You know what hurts? Spending roughly three weeks (or more) shepherding an email from ideation to deployment ... only to realize later that an error made it all the way through to your customers' inboxes.
I know this feeling all too well -- I’ve made a few dingers myself over the years. And while none of the mishaps resulted in an apology email, they all still haunt me. Want an example? How about this subject line on behalf of The Home Depot: “New Lower Prices on Lightning.”
The lesson: Waiting until after approvals are finished to manually type in a variant subject line exponentially increases your risk of failure. (Side note: How cool would it be if The Home Depot actually sold lightning bolts?)
But many times it’s not just a contextual spelling or grammatical mistake that makes it through. Sometimes it’s the UX of a landing page, a broken link, or even just a backend issue.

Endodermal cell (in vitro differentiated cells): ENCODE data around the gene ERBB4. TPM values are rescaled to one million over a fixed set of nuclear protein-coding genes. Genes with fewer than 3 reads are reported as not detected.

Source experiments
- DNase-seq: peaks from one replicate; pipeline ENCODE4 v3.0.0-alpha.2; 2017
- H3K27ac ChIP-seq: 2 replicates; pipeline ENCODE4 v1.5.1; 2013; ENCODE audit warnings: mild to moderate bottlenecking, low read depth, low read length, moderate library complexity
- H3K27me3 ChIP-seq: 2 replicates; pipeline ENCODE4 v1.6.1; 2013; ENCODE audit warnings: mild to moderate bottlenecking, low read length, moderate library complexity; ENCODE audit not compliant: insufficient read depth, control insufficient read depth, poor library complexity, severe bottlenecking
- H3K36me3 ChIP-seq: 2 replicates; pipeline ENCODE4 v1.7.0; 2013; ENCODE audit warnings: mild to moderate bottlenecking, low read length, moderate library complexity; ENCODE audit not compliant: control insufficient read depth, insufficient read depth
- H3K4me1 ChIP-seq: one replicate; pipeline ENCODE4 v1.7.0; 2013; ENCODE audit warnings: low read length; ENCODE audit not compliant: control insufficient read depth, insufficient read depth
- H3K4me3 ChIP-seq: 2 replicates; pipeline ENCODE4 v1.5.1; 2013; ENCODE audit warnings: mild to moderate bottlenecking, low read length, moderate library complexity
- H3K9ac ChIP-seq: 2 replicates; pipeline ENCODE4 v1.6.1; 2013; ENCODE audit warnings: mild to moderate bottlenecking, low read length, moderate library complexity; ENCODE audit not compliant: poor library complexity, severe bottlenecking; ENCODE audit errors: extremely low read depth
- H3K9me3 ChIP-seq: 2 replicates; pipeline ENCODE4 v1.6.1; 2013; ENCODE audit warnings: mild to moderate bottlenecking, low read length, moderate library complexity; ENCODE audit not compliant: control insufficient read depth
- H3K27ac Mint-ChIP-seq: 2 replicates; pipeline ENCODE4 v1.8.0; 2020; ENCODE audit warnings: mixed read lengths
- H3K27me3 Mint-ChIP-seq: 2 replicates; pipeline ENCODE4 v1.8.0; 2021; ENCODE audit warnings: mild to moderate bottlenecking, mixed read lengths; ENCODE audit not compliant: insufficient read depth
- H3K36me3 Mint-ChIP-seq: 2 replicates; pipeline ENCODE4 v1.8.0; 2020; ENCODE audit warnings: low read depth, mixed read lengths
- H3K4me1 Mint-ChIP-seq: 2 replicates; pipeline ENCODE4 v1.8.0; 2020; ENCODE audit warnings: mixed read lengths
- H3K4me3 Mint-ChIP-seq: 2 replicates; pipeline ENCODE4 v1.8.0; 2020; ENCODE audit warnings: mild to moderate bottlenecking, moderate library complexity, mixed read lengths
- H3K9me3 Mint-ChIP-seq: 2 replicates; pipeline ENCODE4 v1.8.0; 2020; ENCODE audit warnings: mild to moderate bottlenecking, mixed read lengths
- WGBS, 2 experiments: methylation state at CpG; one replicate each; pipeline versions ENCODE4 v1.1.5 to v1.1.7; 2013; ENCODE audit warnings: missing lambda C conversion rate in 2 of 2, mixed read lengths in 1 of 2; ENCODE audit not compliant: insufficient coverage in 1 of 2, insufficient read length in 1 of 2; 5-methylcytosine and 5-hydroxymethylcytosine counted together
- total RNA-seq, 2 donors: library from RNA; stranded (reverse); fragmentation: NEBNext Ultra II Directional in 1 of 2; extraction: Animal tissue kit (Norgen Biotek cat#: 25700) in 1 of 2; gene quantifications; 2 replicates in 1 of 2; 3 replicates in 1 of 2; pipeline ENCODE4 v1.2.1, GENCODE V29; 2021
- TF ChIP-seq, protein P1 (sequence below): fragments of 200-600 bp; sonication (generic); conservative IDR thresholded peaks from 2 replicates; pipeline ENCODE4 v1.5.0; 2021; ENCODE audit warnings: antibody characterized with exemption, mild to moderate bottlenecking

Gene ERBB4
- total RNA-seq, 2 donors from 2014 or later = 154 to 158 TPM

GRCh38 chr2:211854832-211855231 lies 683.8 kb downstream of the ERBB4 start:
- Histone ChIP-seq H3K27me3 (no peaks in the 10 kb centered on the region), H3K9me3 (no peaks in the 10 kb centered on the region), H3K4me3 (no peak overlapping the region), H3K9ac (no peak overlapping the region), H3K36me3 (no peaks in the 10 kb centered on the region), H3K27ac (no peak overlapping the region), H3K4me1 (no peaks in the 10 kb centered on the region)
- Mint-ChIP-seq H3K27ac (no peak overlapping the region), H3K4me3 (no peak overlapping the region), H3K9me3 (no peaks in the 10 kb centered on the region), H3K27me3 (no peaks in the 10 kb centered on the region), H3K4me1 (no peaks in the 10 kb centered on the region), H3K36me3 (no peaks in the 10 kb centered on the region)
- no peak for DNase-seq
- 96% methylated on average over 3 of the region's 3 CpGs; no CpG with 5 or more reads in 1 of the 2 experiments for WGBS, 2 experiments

At Grammarly, we're committed to learning from our mistakes -- especially the grammatical ones. That's why we've put a bunch of proactive safety nets in place to help us keep tabs on email quality.
Want to learn more about these processes? We'll walk you through them below.
6 Tips & Processes for Maintaining Email Quality
1) Aggressively integrate proofreading into your workflow.
This is number one for a reason. It’s your first, middle, and last line of defense. At Grammarly, we use both our product and a human copy editor to be doubly sure nothing slips through.
To give you a better sense of just how careful we are, check out our high-level workflow:
QA (Quality Assurance)
We rely on both software and a human editor for a few reasons. For one, we're firm believers in "eating our own dog food." Our team of world-class linguists are constantly iterating our product to ensure it's something we can get behind. But we're also firm believers in the power of context, which is why we have a full-time or freelance proofreader run through all of our email copy to ensure that no stone is left unturned.